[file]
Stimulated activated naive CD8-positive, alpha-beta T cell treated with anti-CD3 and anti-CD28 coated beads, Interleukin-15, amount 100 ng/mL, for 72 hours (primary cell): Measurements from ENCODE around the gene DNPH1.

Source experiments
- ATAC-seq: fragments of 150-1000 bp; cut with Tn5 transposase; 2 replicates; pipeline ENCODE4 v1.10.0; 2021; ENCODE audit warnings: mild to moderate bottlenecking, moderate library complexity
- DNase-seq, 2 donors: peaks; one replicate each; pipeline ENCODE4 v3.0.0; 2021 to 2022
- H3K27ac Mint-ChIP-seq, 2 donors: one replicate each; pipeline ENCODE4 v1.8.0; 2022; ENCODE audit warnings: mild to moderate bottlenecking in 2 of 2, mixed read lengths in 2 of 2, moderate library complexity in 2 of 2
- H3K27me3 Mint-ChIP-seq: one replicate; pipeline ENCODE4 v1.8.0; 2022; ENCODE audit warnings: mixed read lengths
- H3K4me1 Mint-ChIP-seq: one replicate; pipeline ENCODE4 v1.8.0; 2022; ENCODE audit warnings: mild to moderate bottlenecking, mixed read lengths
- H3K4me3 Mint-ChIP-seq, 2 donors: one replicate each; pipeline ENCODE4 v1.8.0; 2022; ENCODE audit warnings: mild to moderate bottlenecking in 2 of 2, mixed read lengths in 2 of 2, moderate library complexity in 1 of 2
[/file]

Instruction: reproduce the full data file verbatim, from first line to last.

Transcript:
Stimulated activated naive CD8-positive, alpha-beta T cell treated with anti-CD3 and anti-CD28 coated beads, Interleukin-15, amount 100 ng/mL, for 72 hours (primary cell): Measurements from ENCODE around the gene DNPH1.

Source experiments
- ATAC-seq: fragments of 150-1000 bp; cut with Tn5 transposase; 2 replicates; pipeline ENCODE4 v1.10.0; 2021; ENCODE audit warnings: mild to moderate bottlenecking, moderate library complexity
- DNase-seq, 2 donors: peaks; one replicate each; pipeline ENCODE4 v3.0.0; 2021 to 2022
- H3K27ac Mint-ChIP-seq, 2 donors: one replicate each; pipeline ENCODE4 v1.8.0; 2022; ENCODE audit warnings: mild to moderate bottlenecking in 2 of 2, mixed read lengths in 2 of 2, moderate library complexity in 2 of 2
- H3K27me3 Mint-ChIP-seq: one replicate; pipeline ENCODE4 v1.8.0; 2022; ENCODE audit warnings: mixed read lengths
- H3K4me1 Mint-ChIP-seq: one replicate; pipeline ENCODE4 v1.8.0; 2022; ENCODE audit warnings: mild to moderate bottlenecking, mixed read lengths
- H3K4me3 Mint-ChIP-seq, 2 donors: one replicate each; pipeline ENCODE4 v1.8.0; 2022; ENCODE audit warnings: mild to moderate bottlenecking in 2 of 2, mixed read lengths in 2 of 2, moderate library complexity in 1 of 2